Remote work has been in the spotlight in recent months due to the COVID-19 pandemic sending many employees home, but telecommuting has been a trend for decades. Global Workplace Analytics found that regular work-at-home grew 173% from 2005 to 2018, 11% faster than the rest of the workforce.[i] There are several drivers for this including improved technologies for online collaboration, cost savings, sustainability, increased productivity, employee preference for more flexible work models and more
Smart cities + smart homes = the future of work?
As telecommuting accelerates, what does that mean for the at-home workspace? The basic premise of a smart city is that it harnesses intelligence from data and communication technologies to provide better services and quality of life for its citizens. Smart homes aspire to similar goals but on a much smaller scale – where the “citizens” are the homeowners and the “city” is the home. Most homes, even if they are smart, are not intelligently connected to their cities, but imagine if they were. Scenarios like these would be possible:
- Alexa notices that you are in back-to-back meetings today and asks if you would like to schedule an Uber Eats from your favorite restaurant for this evening – you just need to confirm whether to have it delivered to your office or home.
- When you wake up, Google Assistant notifies you that the local air quality is bad, so you may want to work from home today. If you decide to do that, it automatically reschedules all your in-person meetings to Zoom meetings for the day
Challenges with this futuristic vision of work
Obstacles still remain for the vision described above. Most devices are highly integrated with the manufacturer’s cloud-based platform, leading to issues with interoperability and vendor lock-in, as well as lifecycle support. What value does a smart home device have if its cloud service is discontinued? In many cases, none and several have already fallen by the wayside.
Data privacy is also a major challenge. Many users are apprehensive about the improper use of data by device manufacturers. A survey by Investor’s Business Daily of 902 U.S. adults found that 70% of respondents were concerned about their privacy with smart speakers, whether they currently owned one or not.[ii] And, an IoT data privacy study conducted by Northeastern University and Imperial College London found that nearly 90% of the 81 devices they studied shared data with third parties completely unrelated to the original manufacturer. Moreover, the data shared was extensive and unsecured – 37% of the devices shared it as an unencrypted plaintext file.[iii]
How the industry is addressing these challenges
One obvious way to address many of these challenges is by untethering the device from its cloud platform. Increasingly smart devices can operate in stand-alone mode with just enough artificial intelligence (AI) to handle specific workloads. A smart thermostat does not need to have Alexa’s entire vocabulary to change the temperature in a home. AI-enabled microcontroller units (MCUs) and tiny machine learning (Tiny ML) for the edge are enabling on-device AI workloads such as object recognition, voice-enabled services and natural language processing. Some of these devices may also let users decide if they want to connect to the cloud for additional features and functions or not.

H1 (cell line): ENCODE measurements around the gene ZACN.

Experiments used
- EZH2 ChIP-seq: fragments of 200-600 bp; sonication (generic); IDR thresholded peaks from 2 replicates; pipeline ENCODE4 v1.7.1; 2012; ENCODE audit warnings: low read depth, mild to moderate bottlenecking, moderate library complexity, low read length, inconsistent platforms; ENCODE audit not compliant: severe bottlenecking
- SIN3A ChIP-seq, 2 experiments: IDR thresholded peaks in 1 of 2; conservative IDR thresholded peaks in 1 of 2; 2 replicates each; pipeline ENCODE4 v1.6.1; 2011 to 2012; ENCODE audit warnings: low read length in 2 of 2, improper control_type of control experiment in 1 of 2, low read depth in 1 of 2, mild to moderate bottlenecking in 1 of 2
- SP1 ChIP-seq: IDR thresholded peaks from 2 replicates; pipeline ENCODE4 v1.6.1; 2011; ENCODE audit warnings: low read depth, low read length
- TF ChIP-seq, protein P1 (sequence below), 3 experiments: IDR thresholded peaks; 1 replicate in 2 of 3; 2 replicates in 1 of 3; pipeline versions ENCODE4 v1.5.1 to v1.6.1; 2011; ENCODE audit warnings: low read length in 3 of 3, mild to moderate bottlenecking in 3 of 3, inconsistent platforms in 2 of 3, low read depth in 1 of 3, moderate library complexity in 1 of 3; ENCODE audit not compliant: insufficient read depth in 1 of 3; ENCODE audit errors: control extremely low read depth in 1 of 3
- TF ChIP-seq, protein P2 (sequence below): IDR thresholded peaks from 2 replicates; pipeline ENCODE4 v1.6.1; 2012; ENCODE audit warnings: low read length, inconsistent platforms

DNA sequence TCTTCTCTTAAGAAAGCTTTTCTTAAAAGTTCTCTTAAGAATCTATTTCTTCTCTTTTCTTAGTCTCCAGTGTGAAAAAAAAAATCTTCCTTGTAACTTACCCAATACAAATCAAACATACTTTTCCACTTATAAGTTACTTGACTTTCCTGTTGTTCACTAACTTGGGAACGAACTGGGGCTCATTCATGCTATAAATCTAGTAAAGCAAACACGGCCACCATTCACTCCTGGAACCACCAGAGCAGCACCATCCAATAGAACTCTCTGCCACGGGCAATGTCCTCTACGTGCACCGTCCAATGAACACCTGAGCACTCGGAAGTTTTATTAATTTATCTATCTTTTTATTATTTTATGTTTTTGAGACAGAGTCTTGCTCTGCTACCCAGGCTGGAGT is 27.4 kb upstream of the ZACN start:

New standards and solutions for wireless connectivity are also opening the door to enhanced security for internet of things (IoT) devices in a number of ways including:
- Citizens Broadband Radio Service (CBRS) is a spectrum recently designated for shared wireless broadband use that does not require a license. That makes it easy for organizations to build their own private 4G/5G networks. A consortium of companies have also developed a set of CBRS standards to certify device interoperability and security.
- Wi-Fi 6 enables Wi-Fi Protected Access 3 (WPA3) certification, which includes more robust encryption and enhanced key management than WPA2 for improved data protection.
- 5G network slicing enables operators to create multiple virtual networks on top of a single common physical infrastructure. Each slice is a separate, private end-to-end network that can be customized to address different use cases and security mechanisms.
Deploying smart and secure cities and homes
For an intelligently connected smart city/office/home vision to become a reality, secure data exchange needs to happen between multiple sources and players – users, devices, manufacturers, municipalities, clouds, application owners and more. Delivering a seamless experience will require a distributed IT architecture where data can be securely exchanged and processed at the digital edge with governance models that address data privacy concerns.
Vendor-neutral private interconnection solutions like those on Platform Equinix® can help ensure that any data and insights shared between multiple entities are exchanged safely and securely over high-speed, low-latency connections. Deploying multi-access compute (MEC) aggregation points on private interconnection hubs on Platform Equinix provides greater 4G/5G network security by keeping data and workload traffic private between users, systems, networks and clouds.
Network service providers looking to implement 5G infrastructures can also benefit from Equinix’s best-in-class data center expertise and investment in 5G and IoT innovation. For example, we recently launched a 5G proof-of-concept center at DA11 to enable organizations to test out 5G and edge capabilities. We are also collaborating with technology partners such as Nokia to build 5G IoT infrastructures and enable new microservices-based networks.[iv] And we are working with technology communities and industry consortiums that are focused on establishing standards and frameworks in this space such as Linux Foundation Edge (LF Edge) and 5GAA.